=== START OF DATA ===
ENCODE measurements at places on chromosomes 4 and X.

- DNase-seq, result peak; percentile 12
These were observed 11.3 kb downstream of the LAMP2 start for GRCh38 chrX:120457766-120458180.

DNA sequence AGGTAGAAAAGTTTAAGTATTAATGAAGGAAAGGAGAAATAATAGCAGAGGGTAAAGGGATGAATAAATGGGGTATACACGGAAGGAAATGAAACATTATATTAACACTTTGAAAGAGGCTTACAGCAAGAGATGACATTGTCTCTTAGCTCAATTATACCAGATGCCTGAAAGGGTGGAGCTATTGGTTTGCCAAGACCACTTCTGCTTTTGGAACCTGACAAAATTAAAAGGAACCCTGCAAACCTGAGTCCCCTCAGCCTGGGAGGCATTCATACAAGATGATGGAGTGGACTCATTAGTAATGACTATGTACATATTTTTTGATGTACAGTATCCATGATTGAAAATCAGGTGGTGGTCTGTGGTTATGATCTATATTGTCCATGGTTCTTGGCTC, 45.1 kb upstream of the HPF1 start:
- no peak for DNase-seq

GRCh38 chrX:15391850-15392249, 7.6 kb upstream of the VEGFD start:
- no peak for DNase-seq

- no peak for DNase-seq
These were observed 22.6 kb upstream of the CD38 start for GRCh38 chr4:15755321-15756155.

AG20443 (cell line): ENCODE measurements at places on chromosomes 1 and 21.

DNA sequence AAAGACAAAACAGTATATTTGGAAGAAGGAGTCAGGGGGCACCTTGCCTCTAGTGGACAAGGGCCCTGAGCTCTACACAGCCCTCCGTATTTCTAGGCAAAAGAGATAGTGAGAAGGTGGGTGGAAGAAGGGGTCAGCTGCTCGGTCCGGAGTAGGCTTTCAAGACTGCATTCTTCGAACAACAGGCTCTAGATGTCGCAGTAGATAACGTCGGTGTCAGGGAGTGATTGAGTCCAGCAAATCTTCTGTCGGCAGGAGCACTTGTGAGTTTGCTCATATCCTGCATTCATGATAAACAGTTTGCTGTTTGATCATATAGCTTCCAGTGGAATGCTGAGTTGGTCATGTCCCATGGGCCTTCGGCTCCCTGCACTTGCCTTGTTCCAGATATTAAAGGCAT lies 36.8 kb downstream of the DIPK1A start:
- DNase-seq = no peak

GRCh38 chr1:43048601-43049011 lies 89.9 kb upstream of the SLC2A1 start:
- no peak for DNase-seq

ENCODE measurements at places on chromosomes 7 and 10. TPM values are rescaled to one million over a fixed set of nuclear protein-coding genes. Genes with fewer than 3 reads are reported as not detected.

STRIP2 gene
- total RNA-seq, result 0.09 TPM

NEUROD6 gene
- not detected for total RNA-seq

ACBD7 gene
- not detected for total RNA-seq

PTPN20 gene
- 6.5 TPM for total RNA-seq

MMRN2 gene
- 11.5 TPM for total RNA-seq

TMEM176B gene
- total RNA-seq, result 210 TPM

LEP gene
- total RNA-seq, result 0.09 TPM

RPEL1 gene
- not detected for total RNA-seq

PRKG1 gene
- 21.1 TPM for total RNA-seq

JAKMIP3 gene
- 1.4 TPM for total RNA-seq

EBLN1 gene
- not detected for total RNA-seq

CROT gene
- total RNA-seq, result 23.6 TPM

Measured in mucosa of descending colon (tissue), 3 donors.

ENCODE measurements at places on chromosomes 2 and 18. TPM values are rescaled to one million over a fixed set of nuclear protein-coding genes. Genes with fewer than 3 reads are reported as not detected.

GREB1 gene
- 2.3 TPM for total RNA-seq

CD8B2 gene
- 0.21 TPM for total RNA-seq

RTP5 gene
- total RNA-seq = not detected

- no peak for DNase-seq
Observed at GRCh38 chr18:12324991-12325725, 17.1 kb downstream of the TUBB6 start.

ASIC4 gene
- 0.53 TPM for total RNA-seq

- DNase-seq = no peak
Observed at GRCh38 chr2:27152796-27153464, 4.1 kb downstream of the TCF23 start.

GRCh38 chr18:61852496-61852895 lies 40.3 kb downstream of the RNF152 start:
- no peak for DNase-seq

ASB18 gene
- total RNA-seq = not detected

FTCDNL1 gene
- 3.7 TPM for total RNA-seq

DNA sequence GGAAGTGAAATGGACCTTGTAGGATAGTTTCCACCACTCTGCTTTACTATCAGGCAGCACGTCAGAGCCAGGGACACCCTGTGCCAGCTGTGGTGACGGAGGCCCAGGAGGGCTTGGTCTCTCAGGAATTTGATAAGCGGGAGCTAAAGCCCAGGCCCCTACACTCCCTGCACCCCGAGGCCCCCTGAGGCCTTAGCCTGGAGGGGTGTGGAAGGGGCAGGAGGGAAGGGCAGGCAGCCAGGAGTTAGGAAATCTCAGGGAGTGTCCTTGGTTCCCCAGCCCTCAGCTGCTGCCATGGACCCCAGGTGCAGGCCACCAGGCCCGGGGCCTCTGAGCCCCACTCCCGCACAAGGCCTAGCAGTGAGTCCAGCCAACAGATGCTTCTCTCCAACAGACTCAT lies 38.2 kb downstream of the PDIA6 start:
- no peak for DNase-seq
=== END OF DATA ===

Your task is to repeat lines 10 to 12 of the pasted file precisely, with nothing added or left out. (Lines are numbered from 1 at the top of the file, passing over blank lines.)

AG20443 (cell line): ENCODE measurements at places on chromosomes 1 and 21.

DNA sequence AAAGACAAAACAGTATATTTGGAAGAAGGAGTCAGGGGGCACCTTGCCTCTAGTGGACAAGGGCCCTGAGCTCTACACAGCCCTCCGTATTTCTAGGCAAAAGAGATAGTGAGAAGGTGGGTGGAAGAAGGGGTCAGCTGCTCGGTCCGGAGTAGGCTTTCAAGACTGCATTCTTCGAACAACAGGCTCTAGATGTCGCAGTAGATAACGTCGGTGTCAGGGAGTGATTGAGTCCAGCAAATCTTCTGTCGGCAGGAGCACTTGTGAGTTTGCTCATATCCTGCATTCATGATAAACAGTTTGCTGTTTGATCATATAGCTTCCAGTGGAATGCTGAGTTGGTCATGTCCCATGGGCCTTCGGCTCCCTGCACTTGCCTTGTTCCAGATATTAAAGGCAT lies 36.8 kb downstream of the DIPK1A start:
- DNase-seq = no peak